Before landing a singing career, Tommy Steele tried his hand at a number of odd jobs and had a brief spell as a merchant seaman. Like many singers of his era he never did national service, having failed the medical examination because, at eighteen years old, he was diagnosed as suffering with cardiomyopathy. However, according to his autobiography, Bermondsey Boy: Memories of a Forgotten World, he failed the medical because he had flat feet. While on leave or during dock strikes, he played guitar and banjo and sang in The 2i’s Coffee Bar and the Cat’s Whisker where hand-jiving was devised, two coffee houses in Soho, both as a solo performer and with Wally Whyton’s Vipers Skiffle Group.
When a ship Tommy Steele was serving on docked in Norfolk, Virginia, he heard Buddy Holly and fell in love with rock and roll, turning his back on the British skiffle craze. He was discovered by freelance photographer John Kennedy, who believed Steele could be Britain’s answer to Elvis Presley. Later co-manager Larry Parnes was incorrectly credited with creating the stage name ‘Tommy Steele.’ It was Steele who adapted the surname of his Scandinavian paternal grandfather, Thomas Stil-Hicks (pronounced Steel-Hicks), adding another E to the spelling.
Tommy Steele shot quickly to fame in the UK as the frontman for a rock and roll band, the Steelmen, after their first single, “Rock With The Caveman,” reached number 13 in the UK Singles Chart in 1956. Steele and other British singers would pick known hit records from the United States, record their cover versions of these songs, and release them in the UK before the American versions could enter the charts. Most of Steele’s 1950s recordings were covers of American hits, such as “Singing the Blues” and “Knee Deep in the Blues”. Although Steele never proved a serious threat to Presley’s popularity in the UK, he did well on the 1950s UK chart and “Singing the Blues” got to Number 1 in the UK before Presley did so. Guy Mitchell was number 1 with “Singing the Blues” on 4 January 1957 and Tommy Steele on 11 January 1957. Steele’s 1957 album, The Tommy Steele Story, was the first by a UK-based act to reach #1 in the UK.
The increase in home-grown musical talent during the 1960s allowed Steele to progress to a career in stage and film musicals, leaving behind his pop idol identity. In the West End he appeared in She Stoops to Conquer and played the title role of Hans Christian Andersen. On film, he recreated his London and Broadway stage role in Half A Sixpence, and played character roles in The Happiest Millionaire and Finian’s Rainbow, although many critics found his personality to be somewhat overwhelming on screen. In this latter film, probably his best known appearance in the films, he played Og, the leprechaun turning human, and co-starred with Petula Clark and Fred Astaire. In 1968 British exhibitors voted him the fourth most popular star at the local box office.
In April 1971, Steele starred in his own show Meet Me in London at London’s Adelphi Theatre.
In 1983, Tommy Steele directed and starred in the West End stage production of Singin’ in the Rain at the London Palladium. In 1991 he toured with Some Like It Hot the stage version of the Jack Lemmon and Marilyn Monroe film.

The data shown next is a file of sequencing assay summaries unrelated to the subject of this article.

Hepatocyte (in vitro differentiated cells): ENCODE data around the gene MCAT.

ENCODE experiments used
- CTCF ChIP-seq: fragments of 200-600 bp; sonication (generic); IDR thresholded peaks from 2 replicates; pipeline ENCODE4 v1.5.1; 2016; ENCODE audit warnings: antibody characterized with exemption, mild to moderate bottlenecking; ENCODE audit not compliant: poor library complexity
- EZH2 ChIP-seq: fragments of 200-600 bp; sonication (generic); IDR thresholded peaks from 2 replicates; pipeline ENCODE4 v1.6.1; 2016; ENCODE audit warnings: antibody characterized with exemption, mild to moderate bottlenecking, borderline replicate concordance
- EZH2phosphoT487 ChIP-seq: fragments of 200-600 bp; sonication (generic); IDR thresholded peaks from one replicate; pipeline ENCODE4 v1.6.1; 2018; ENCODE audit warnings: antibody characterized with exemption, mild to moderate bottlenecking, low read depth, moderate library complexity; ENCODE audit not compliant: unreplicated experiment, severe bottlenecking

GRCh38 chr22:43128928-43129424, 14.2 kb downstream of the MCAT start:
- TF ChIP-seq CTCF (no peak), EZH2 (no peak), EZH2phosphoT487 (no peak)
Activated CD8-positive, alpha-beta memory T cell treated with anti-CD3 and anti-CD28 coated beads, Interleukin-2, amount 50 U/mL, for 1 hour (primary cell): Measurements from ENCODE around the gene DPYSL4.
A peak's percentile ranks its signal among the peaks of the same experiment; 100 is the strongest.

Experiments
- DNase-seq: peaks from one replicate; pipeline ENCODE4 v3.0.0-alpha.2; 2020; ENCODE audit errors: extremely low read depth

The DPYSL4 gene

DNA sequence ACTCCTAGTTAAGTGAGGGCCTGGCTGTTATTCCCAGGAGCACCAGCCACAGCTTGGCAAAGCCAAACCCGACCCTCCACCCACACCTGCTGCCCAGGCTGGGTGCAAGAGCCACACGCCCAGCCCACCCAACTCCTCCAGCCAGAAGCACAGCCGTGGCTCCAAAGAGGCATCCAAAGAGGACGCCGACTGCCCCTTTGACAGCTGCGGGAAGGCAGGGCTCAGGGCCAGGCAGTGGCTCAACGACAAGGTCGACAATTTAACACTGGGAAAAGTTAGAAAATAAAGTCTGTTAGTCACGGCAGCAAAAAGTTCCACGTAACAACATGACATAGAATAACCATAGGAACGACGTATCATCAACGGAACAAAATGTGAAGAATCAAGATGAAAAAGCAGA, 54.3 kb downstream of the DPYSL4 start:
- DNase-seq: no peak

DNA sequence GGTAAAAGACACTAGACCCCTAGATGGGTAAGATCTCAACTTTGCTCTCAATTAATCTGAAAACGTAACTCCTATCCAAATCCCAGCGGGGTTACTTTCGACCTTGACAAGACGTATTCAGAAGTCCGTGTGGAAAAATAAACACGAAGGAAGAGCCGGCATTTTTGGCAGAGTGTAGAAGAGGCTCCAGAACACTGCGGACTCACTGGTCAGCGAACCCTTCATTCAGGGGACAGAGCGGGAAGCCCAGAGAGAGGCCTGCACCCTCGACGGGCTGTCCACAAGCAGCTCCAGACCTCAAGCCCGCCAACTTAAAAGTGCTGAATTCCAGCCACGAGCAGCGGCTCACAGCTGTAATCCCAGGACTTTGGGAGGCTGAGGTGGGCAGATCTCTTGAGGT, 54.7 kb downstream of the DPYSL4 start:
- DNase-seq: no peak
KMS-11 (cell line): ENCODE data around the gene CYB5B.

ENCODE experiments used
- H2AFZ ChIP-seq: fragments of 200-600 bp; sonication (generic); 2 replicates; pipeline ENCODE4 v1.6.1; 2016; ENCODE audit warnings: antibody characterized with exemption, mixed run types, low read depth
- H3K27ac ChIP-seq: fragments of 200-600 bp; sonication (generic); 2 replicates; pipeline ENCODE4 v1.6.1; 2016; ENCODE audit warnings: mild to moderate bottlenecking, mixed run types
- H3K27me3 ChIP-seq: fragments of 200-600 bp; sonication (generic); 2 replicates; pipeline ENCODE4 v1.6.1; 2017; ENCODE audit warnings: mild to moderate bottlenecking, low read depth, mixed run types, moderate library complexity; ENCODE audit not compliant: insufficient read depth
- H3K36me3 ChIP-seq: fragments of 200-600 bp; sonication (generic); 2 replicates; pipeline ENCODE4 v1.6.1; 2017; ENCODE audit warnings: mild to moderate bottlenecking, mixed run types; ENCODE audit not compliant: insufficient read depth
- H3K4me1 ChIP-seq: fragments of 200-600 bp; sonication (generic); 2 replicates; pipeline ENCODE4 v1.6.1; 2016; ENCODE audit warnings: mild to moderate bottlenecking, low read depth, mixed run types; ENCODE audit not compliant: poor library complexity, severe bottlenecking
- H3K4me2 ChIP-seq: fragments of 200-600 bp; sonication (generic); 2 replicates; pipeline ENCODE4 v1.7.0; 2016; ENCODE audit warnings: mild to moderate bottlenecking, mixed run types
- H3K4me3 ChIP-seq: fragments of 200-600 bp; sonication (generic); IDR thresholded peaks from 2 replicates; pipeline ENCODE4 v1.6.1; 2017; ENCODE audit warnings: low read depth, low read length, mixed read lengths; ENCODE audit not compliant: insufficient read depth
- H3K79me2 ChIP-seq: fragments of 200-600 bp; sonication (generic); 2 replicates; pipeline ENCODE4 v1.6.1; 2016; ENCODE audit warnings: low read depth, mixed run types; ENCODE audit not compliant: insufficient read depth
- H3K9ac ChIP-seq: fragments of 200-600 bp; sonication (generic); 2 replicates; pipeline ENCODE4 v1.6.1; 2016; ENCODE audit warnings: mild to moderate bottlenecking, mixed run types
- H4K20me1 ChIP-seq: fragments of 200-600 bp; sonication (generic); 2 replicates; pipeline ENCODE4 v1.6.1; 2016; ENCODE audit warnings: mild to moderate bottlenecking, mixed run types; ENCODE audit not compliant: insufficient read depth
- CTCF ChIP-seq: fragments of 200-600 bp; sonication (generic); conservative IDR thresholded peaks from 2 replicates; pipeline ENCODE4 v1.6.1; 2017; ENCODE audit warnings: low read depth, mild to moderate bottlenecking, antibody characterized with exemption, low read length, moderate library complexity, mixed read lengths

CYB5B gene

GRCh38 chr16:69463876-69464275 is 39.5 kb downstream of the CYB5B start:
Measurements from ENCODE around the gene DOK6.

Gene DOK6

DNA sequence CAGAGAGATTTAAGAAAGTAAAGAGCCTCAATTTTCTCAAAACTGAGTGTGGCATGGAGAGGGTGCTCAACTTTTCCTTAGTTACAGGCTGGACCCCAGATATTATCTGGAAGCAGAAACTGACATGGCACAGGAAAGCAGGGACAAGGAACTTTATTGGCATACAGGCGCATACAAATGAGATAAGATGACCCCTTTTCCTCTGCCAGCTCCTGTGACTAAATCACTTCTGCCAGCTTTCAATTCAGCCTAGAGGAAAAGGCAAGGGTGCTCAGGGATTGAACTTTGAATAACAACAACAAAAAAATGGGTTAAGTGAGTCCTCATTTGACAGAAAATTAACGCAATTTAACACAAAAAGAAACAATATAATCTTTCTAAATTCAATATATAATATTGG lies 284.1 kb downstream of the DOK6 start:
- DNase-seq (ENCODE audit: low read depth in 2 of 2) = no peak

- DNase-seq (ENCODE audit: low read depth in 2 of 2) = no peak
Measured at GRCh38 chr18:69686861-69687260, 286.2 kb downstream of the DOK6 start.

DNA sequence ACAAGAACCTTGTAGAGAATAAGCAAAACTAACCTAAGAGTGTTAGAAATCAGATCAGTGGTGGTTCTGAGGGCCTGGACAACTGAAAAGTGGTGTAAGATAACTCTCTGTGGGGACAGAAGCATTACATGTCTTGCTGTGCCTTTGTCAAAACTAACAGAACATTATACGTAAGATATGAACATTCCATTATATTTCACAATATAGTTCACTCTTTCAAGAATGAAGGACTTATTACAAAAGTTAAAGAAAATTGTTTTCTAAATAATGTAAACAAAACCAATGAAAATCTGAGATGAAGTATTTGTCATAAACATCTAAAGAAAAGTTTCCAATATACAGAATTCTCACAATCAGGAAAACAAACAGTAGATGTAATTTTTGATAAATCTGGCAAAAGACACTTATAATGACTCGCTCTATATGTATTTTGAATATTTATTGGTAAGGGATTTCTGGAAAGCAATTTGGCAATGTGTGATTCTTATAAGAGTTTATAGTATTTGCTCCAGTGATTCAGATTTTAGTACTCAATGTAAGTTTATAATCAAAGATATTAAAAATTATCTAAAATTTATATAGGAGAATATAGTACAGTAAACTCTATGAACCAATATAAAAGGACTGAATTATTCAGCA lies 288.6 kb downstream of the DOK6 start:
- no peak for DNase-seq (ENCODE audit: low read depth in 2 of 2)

Tommy Steele was born in Bermondsey, London. He married Ann Donoghue at St. Patrick’s Catholic Church, Soho Square, London, in 1960. They have one daughter, Emma.
In the early 1980s, Steele wrote and published a book titled The Final Run, a novel about World War II and the evacuation of Dunkirk.
Steele is mentioned briefly in Ian Fleming’s James Bond novel, Thunderball. Evidently Fleming viewed Steele as a teen idol of the entitled post-war youth, existing in a modern world alongside atomic bombs, space flight and the Welfare State.
Steele’s autobiography was published in September 2006 and is entitled Bermondsey Boy: Memories of a Forgotten World (London: Joseph) ISBN 0-7181-4972-6
Tommy Steele co-wrote many of his early songs with Lionel Bart and Mike Pratt, but he used the pseudonym of Jimmy Bennett from 1958 onwards.
For many years it was thought that Elvis Presley had never set foot in England, and had only ever spent a few minutes on the tarmac at Prestwick Airport in Scotland where his military plane, en route to the United States after completing his army service in West Germany, stopped to re-fuel. However, on 21 April 2008, in a BBC Radio 2 interview with theatre impresario Bill Kenwright, it was claimed that Presley, then 23, had visited England for a day, after a phone conversation with Steele in London in 1958. According to Kenwright: “Elvis flew in for a day and Tommy showed him round London. He showed him the Houses of Parliament and spent the day with him”. Kenwright admitted on 22 April 2008 that he was not sure whether he should have told the story. Tommy Steele said: “It was two young men sharing the same love of their music. I swore never to divulge publicly what took place and I regret that it has found some way of getting into the light. I only hope he can forgive me.”
Press officers employed by Stagecoach, the company that owns Prestwick Airport, rapidly issued a statement requesting proof, photographic or otherwise, of the said meeting. Until such proof is provided, they will continue to describe their property Prestwick Airport as being the only place in Britain where Elvis Presley ever set foot, and will not be removing the marker, photographs and special lounge at their airport which relate to their claim.